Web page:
Studio talks are a vital part of artistic practise, from preparatory art schools to academies and further into professional artist life. In a generally hierarchical society, however, communication tends to become restraint; to serve positioning purposes, rather than lead to unexpected insights. How to deal with this issue? How to establish a common space, where the status of the speaker doesn’t obscure the topic; where the query actually reveals diverse perspectives, and in the end benefits the person getting feedback – without losing critical edge and declining into flattery?
At the DAS Theatre Academy of Theatre and Dance (Amsterdam University of the Arts), a feedback method has been developed to address these questions. The model provides a methodical toolkit which, to my experience, well serves the intention expressed by the staff of DAS Theatre:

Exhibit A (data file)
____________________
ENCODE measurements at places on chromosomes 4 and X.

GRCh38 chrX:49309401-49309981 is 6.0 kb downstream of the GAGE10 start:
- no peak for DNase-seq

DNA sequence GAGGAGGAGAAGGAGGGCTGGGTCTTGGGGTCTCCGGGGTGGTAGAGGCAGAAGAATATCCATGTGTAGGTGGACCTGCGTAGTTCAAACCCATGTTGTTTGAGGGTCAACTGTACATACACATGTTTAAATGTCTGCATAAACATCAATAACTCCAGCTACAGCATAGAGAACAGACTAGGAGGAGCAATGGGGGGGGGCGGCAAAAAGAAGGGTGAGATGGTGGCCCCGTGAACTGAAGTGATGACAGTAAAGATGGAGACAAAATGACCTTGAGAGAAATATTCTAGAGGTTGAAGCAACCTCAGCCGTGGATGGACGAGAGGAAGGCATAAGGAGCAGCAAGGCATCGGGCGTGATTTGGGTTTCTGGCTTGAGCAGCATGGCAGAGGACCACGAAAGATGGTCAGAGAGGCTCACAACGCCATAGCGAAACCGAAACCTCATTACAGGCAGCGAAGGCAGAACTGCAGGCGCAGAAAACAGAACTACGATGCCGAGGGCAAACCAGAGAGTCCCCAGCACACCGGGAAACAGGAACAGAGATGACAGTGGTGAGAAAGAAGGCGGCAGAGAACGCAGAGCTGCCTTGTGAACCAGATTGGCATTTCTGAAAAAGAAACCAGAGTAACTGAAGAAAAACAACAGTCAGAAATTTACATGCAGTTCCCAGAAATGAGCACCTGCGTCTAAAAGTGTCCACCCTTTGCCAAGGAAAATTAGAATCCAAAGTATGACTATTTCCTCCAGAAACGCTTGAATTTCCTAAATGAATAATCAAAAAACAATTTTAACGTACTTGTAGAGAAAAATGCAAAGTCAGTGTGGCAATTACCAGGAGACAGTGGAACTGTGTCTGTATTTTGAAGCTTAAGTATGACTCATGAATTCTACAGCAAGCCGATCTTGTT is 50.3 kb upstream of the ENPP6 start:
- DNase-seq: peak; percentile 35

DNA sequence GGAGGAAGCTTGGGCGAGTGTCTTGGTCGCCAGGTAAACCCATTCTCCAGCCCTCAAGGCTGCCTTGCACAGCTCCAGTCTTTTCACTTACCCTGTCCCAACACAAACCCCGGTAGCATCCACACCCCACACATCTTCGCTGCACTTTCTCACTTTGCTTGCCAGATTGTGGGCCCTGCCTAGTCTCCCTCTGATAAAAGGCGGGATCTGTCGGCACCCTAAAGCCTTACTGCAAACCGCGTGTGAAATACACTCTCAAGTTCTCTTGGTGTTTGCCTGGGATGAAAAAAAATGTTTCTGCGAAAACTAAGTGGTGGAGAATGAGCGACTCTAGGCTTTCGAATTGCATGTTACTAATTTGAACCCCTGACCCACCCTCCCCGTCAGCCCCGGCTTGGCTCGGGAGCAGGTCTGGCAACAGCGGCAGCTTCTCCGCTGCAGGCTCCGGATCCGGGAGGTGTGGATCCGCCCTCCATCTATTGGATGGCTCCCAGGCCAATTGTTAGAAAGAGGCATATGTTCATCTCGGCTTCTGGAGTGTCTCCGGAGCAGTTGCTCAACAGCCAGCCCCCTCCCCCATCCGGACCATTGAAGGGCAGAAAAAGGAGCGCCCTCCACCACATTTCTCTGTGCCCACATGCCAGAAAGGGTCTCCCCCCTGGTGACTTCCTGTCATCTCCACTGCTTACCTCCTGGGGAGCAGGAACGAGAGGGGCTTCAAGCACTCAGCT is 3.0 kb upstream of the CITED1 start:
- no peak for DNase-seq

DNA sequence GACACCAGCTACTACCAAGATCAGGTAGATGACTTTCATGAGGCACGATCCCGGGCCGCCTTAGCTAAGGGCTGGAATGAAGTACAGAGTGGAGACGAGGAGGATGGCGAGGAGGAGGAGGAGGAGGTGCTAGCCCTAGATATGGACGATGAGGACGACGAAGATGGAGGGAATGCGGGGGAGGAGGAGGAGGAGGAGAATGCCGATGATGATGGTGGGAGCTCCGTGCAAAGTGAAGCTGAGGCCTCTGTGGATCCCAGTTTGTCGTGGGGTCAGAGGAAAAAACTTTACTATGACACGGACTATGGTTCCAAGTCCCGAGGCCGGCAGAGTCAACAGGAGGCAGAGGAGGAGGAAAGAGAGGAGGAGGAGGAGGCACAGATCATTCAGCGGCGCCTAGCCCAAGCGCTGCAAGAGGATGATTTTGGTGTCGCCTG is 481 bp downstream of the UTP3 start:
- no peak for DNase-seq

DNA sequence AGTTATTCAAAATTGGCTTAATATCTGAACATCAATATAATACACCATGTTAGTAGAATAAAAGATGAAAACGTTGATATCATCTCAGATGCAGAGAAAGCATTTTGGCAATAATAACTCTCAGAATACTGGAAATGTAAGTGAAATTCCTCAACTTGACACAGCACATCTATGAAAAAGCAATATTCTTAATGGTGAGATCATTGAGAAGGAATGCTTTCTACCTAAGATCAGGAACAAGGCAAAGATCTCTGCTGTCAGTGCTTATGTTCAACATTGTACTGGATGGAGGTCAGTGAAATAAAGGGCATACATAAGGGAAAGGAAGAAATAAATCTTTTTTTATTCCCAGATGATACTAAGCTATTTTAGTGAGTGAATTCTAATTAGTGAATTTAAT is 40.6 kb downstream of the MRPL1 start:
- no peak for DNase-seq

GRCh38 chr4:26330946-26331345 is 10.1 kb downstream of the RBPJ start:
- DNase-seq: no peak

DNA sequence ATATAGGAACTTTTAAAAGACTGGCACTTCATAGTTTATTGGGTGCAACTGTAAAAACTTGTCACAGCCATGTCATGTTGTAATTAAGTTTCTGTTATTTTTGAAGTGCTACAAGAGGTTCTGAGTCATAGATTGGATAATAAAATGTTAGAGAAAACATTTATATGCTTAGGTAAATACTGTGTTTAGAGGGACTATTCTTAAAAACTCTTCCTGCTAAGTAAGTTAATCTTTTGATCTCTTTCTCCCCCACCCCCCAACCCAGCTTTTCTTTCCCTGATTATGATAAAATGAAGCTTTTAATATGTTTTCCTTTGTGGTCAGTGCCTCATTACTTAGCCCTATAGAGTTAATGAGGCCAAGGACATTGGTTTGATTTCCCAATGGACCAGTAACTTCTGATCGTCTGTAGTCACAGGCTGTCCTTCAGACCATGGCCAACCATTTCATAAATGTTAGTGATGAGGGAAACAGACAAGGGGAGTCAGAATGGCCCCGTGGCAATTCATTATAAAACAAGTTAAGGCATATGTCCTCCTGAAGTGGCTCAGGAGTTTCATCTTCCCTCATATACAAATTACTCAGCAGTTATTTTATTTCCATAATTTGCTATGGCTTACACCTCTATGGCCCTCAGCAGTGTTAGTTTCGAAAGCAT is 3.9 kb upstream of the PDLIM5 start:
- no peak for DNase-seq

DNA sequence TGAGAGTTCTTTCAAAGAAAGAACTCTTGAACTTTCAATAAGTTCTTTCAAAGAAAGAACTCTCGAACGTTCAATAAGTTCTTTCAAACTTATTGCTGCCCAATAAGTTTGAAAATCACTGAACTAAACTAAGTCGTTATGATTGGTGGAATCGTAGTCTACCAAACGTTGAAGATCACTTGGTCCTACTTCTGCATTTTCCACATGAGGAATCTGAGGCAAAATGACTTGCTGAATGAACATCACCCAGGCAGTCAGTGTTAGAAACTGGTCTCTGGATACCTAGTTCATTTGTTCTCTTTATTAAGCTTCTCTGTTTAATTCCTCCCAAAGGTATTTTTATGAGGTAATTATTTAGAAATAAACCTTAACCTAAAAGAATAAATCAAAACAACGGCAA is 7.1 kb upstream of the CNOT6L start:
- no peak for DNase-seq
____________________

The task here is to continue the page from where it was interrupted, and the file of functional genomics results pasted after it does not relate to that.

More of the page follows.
The central aims for the feedback situations are: to empower the artist who is getting feedback on his or her work, to go beyond the pronouncement of judgments, to allow fundamental criticism, to create a sense of (self-)discipline for the sake of precision and clarity, and, last but not least, to increase the enjoyment of giving and receiving feedback.
Learn more: A Film About Feedback
For the last few years, I have been part of a peer-to-peer network continuously practising the DAS Theatre method. As a process leader, I have also found it valuable in educational situations – and will happily share.